Aurora's community swimming pool will sport a fresh look by the time it opens June 11, thanks to a $50,000 makeover that will include new concrete decking, refurbished bathrooms and changing areas and a portable lift for the disabled.
When done, the extensive renovations -- $36,000 of which are funded by a federal community development block grant -- will complement significant work done three years ago by the town to the interior of the pool, located on South Street. The rest of the cost is covered by the town through in-kind services.
The lift will make entry easier for handicapped people and senior citizens who have difficulty using pool ladders.
The pool building also will be painted a new color, said Peggy Cooke, director of parks and recreation.
Even though the town is dealing with rising staff wages and also needs to install a new boiler at the pool, costing nearly $30,000, town officials said they want to keep membership rates relatively stable, increasing them by only $1, in the hope of boosting membership.
"We're trying to encourage families to come to the community pool," Cooke said. "The pool has looked shabby the last few years, but it's going to look awesome this year. This is the year to promote it and sell more passes."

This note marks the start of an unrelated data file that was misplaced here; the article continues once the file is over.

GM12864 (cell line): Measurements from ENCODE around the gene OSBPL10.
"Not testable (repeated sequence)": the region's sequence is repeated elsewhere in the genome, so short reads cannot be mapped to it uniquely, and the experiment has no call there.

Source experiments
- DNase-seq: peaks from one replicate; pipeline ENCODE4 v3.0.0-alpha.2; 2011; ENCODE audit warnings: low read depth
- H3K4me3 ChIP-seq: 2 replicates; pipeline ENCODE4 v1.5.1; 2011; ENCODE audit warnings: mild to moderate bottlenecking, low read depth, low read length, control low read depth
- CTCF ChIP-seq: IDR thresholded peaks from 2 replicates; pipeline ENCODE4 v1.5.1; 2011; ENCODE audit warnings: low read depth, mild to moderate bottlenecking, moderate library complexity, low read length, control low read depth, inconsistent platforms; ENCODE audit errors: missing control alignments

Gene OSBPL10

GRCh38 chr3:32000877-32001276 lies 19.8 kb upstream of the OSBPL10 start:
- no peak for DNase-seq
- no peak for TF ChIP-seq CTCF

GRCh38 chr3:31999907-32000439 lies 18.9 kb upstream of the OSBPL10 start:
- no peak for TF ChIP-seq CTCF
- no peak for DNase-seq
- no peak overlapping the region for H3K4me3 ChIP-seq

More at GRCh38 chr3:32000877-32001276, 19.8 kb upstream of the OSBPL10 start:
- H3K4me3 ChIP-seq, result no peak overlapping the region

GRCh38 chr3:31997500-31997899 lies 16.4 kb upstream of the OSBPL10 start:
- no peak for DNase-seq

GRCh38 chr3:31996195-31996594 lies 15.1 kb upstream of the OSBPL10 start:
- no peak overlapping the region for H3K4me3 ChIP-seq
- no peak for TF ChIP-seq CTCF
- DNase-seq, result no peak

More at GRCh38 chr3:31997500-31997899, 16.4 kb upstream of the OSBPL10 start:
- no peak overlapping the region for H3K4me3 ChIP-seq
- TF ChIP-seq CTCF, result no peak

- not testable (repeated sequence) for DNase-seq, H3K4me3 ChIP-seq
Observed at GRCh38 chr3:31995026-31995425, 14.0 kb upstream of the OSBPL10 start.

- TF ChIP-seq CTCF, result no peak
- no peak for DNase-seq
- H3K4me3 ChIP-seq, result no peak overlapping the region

Cognizant of rainy, cold weather that weakened attendance in 2003 and 2004, town leaders said they want to do whatever it takes to drum up more business and run the pool more efficiently in the face of rising staff costs because of the higher hourly rate for the minimum wage.
Town Supervisor Terence M. Yarnall agreed. "I don't want to overburden taxpayers with recreation fees," he said. "Peggy cut staff last year, and the last couple of years, the pool has suffered because of the weather."
The pool has 400 family memberships, but Cooke would like to see that boosted to 450. For town residents, a family of four would pay $72 this year, while a nonresident family of the same size would pay $102 for memberships paid by June 10. Membership rates for that size family are typically $10 more if paid after June 10.
Single memberships for residents will run $38 for the early-bird signup, or $44 otherwise, while nonresident single members would pay $70 or $78, respectively.